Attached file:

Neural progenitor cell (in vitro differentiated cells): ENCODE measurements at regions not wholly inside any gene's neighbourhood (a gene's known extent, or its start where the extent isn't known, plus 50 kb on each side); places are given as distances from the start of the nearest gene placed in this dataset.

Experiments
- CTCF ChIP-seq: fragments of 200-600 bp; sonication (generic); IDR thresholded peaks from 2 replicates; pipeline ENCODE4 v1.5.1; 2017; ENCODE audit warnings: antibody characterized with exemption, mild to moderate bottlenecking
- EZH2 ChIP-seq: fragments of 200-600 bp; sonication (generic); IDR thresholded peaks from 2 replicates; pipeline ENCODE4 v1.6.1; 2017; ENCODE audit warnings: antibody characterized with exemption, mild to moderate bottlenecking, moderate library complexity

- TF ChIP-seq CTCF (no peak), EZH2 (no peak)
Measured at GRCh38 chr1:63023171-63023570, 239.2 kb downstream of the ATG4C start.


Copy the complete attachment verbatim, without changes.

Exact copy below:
Neural progenitor cell (in vitro differentiated cells): ENCODE measurements at regions not wholly inside any gene's neighbourhood (a gene's known extent, or its start where the extent isn't known, plus 50 kb on each side); places are given as distances from the start of the nearest gene placed in this dataset.

Experiments
- CTCF ChIP-seq: fragments of 200-600 bp; sonication (generic); IDR thresholded peaks from 2 replicates; pipeline ENCODE4 v1.5.1; 2017; ENCODE audit warnings: antibody characterized with exemption, mild to moderate bottlenecking
- EZH2 ChIP-seq: fragments of 200-600 bp; sonication (generic); IDR thresholded peaks from 2 replicates; pipeline ENCODE4 v1.6.1; 2017; ENCODE audit warnings: antibody characterized with exemption, mild to moderate bottlenecking, moderate library complexity

- TF ChIP-seq CTCF (no peak), EZH2 (no peak)
Measured at GRCh38 chr1:63023171-63023570, 239.2 kb downstream of the ATG4C start.